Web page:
​Back in brown: American bison return to the Midwest

FRANKLIN GROVE, Ill - What used to be a corn and soybean field 15 years ago is now full of tall grass and flowers -- a restoration in the making.

Jeff Walk is science director for the Illinois chapter of the Nature Conservancy, a private organization that is trying to bring the prairie back to the Land of Lincoln.

Walk and his group are seeding 1,500 acres with natural grasses and plants: from wild lupine to prairie smoke to golden Alexanders.

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A herd of bison graze in Illinois as part of an effort to revive and preserve prairie land CBS News

The goal is to restore the rolling hills to the way they looked 200 years ago or more. In the process, they're adding one more, rather hairy ingredient to the mix: The American bison.

"The last wild bison in Illinois was killed about 200 years ago," said Walk.

The bison serve an important purpose here. Kind of like landscapers, they maintain the prairie by eating the grass like furry lawnmowers that swallow what they cut.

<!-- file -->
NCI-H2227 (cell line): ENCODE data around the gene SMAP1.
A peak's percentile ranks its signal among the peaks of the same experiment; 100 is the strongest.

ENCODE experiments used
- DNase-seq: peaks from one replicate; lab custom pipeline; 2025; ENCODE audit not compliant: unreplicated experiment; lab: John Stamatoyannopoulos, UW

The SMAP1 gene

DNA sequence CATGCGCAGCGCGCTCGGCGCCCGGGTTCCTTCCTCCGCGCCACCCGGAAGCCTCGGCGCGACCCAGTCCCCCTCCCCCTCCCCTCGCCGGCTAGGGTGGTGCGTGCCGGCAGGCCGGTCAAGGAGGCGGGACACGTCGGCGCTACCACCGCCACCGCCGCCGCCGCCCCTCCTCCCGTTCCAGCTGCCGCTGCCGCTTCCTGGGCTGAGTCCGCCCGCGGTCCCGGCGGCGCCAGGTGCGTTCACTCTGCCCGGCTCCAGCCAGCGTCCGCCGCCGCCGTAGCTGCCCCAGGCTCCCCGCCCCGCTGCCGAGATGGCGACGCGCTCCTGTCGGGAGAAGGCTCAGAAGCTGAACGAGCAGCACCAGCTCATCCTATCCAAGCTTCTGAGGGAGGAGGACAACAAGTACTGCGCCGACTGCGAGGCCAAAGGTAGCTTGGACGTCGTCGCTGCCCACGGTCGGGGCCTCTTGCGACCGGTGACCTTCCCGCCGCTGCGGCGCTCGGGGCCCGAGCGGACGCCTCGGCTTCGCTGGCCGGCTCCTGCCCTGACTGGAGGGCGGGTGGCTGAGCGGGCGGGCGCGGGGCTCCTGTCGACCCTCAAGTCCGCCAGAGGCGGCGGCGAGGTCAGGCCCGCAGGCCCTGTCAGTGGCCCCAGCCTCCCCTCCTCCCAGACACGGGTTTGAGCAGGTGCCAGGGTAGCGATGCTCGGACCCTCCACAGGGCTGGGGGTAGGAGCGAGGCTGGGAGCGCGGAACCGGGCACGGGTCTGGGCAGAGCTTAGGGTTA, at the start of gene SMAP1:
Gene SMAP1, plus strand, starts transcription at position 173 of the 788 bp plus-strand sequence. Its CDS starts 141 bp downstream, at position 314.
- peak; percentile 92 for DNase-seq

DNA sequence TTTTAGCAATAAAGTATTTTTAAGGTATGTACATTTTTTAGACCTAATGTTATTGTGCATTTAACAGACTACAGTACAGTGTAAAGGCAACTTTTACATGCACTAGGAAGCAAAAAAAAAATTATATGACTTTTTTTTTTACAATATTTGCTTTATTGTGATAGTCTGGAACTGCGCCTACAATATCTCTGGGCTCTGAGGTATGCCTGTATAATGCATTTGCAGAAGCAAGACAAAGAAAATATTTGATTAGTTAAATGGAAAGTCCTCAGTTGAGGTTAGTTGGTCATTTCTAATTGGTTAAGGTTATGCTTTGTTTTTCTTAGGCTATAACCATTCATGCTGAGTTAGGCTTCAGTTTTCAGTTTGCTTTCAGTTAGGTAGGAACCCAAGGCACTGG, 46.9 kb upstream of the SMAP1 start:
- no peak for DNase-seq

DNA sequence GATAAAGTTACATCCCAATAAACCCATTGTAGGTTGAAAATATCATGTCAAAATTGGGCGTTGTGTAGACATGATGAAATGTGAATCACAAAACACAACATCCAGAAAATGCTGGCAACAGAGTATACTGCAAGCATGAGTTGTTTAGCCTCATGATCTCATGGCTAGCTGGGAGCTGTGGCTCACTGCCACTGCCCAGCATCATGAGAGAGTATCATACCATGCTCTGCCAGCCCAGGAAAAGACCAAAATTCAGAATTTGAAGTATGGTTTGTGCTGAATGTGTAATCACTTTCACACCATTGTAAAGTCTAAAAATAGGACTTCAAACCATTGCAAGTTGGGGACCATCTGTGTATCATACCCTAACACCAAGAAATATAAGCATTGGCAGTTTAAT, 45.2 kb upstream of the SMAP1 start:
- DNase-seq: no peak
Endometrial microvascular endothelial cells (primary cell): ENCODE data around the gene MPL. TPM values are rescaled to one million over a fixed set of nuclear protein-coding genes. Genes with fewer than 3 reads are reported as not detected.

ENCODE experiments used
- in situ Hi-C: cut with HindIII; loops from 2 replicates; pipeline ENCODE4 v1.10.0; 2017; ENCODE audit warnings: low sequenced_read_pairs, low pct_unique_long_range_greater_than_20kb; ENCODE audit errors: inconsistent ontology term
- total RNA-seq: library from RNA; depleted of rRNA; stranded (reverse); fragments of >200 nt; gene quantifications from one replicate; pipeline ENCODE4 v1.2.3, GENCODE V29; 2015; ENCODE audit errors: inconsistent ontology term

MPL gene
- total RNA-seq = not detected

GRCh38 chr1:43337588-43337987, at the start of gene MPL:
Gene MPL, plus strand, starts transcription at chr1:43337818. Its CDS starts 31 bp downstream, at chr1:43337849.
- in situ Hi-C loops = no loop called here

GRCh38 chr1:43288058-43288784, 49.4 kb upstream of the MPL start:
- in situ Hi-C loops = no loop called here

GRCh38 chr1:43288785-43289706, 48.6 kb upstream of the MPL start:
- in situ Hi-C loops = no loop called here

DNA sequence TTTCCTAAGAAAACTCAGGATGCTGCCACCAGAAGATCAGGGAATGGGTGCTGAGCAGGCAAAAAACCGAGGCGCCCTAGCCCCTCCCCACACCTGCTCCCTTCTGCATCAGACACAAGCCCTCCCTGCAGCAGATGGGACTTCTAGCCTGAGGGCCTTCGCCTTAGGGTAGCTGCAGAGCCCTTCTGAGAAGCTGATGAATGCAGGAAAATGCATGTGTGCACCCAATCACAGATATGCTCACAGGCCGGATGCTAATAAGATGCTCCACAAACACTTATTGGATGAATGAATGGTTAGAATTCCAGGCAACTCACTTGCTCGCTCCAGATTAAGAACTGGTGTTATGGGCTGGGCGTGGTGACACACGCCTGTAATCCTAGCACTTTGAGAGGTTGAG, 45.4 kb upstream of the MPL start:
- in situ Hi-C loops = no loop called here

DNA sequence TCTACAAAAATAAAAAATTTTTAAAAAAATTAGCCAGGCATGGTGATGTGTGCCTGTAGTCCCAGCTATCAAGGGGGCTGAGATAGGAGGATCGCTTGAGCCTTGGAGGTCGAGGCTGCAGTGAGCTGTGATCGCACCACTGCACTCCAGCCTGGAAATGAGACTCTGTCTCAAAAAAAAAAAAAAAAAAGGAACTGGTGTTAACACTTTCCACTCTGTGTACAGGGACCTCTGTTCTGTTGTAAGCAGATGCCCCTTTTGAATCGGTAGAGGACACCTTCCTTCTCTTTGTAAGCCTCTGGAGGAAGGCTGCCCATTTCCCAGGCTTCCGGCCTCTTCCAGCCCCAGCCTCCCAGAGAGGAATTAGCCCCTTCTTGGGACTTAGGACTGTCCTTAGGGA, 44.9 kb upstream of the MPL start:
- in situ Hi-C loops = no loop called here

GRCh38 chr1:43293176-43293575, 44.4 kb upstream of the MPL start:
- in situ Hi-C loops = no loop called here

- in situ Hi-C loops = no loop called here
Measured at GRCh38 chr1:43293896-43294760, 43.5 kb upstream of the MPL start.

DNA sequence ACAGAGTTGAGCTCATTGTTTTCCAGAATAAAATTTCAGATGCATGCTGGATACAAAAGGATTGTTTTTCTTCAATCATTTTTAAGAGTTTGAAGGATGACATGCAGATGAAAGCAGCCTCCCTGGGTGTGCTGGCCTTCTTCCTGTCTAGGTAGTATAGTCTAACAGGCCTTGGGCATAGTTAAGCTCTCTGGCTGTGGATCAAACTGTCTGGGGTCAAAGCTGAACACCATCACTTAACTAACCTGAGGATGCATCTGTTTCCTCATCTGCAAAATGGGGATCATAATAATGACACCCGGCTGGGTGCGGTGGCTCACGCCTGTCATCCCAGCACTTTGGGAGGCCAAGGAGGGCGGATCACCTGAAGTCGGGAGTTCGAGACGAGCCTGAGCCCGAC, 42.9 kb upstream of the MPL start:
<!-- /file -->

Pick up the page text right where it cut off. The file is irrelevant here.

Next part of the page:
"They're doing great," said Walk. "They cope very well. They seem to be peaceful, content."

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A bison rolls on its back as a bird flies by CBS News

They were trucked to Illinois' Nachusa prairie from Wind Cave National Park in South Dakota, as well as other preserves. About 50 are on the land now can move freely around 1,500 acres.

Bison are much easier than cattle for this job. They don't need a barn, don't need to be fed and are hardy as all get out -- needing only one medical exam every year.

The hope is to have a herd of 125 in the future.

"They are just iconic Americana," says Jeff.

So give me a home where the buffalo roam -- just two hours west of Chicago.

  • Dean Reynolds
    Dean Reynolds

    Dean Reynolds is a CBS News National Correspondent based in Chicago.